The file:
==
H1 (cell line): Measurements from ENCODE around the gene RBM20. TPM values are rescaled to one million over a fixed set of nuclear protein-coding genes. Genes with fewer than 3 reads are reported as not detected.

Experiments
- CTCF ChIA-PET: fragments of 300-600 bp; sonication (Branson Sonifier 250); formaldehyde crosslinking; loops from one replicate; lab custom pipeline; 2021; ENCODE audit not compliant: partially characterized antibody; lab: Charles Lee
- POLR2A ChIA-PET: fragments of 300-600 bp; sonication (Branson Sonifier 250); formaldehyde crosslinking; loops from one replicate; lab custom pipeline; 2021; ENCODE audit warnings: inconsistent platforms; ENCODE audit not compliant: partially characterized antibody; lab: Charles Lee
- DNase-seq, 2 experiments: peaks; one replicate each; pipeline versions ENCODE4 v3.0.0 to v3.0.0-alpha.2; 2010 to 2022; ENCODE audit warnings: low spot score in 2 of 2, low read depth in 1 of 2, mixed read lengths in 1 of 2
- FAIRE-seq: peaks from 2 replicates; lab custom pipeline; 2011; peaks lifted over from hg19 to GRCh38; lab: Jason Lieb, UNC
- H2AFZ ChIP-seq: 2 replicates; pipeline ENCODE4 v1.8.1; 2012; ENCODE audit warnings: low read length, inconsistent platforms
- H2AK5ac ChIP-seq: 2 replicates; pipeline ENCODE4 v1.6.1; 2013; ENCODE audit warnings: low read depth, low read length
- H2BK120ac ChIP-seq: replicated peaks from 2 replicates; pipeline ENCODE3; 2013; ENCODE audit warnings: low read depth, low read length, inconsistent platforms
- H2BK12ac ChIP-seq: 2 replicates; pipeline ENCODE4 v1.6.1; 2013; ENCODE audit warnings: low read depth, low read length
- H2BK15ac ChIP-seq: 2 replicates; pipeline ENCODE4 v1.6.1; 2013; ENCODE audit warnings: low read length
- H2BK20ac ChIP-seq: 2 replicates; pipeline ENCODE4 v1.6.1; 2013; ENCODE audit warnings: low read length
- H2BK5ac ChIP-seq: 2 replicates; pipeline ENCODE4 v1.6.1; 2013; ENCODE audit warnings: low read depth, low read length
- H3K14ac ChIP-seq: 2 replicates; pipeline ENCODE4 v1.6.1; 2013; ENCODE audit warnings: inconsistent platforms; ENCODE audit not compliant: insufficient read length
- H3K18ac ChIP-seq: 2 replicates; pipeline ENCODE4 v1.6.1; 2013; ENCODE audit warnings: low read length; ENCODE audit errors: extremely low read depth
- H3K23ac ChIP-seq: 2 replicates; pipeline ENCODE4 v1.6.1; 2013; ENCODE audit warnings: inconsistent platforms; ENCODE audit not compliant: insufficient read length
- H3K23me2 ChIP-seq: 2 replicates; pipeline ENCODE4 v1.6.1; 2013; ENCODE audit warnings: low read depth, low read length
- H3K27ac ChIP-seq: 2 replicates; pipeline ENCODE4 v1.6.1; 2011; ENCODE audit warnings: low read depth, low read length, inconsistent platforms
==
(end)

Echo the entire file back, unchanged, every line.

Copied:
H1 (cell line): Measurements from ENCODE around the gene RBM20. TPM values are rescaled to one million over a fixed set of nuclear protein-coding genes. Genes with fewer than 3 reads are reported as not detected.

Experiments
- CTCF ChIA-PET: fragments of 300-600 bp; sonication (Branson Sonifier 250); formaldehyde crosslinking; loops from one replicate; lab custom pipeline; 2021; ENCODE audit not compliant: partially characterized antibody; lab: Charles Lee
- POLR2A ChIA-PET: fragments of 300-600 bp; sonication (Branson Sonifier 250); formaldehyde crosslinking; loops from one replicate; lab custom pipeline; 2021; ENCODE audit warnings: inconsistent platforms; ENCODE audit not compliant: partially characterized antibody; lab: Charles Lee
- DNase-seq, 2 experiments: peaks; one replicate each; pipeline versions ENCODE4 v3.0.0 to v3.0.0-alpha.2; 2010 to 2022; ENCODE audit warnings: low spot score in 2 of 2, low read depth in 1 of 2, mixed read lengths in 1 of 2
- FAIRE-seq: peaks from 2 replicates; lab custom pipeline; 2011; peaks lifted over from hg19 to GRCh38; lab: Jason Lieb, UNC
- H2AFZ ChIP-seq: 2 replicates; pipeline ENCODE4 v1.8.1; 2012; ENCODE audit warnings: low read length, inconsistent platforms
- H2AK5ac ChIP-seq: 2 replicates; pipeline ENCODE4 v1.6.1; 2013; ENCODE audit warnings: low read depth, low read length
- H2BK120ac ChIP-seq: replicated peaks from 2 replicates; pipeline ENCODE3; 2013; ENCODE audit warnings: low read depth, low read length, inconsistent platforms
- H2BK12ac ChIP-seq: 2 replicates; pipeline ENCODE4 v1.6.1; 2013; ENCODE audit warnings: low read depth, low read length
- H2BK15ac ChIP-seq: 2 replicates; pipeline ENCODE4 v1.6.1; 2013; ENCODE audit warnings: low read length
- H2BK20ac ChIP-seq: 2 replicates; pipeline ENCODE4 v1.6.1; 2013; ENCODE audit warnings: low read length
- H2BK5ac ChIP-seq: 2 replicates; pipeline ENCODE4 v1.6.1; 2013; ENCODE audit warnings: low read depth, low read length
- H3K14ac ChIP-seq: 2 replicates; pipeline ENCODE4 v1.6.1; 2013; ENCODE audit warnings: inconsistent platforms; ENCODE audit not compliant: insufficient read length
- H3K18ac ChIP-seq: 2 replicates; pipeline ENCODE4 v1.6.1; 2013; ENCODE audit warnings: low read length; ENCODE audit errors: extremely low read depth
- H3K23ac ChIP-seq: 2 replicates; pipeline ENCODE4 v1.6.1; 2013; ENCODE audit warnings: inconsistent platforms; ENCODE audit not compliant: insufficient read length
- H3K23me2 ChIP-seq: 2 replicates; pipeline ENCODE4 v1.6.1; 2013; ENCODE audit warnings: low read depth, low read length
- H3K27ac ChIP-seq: 2 replicates; pipeline ENCODE4 v1.6.1; 2011; ENCODE audit warnings: low read depth, low read length, inconsistent platforms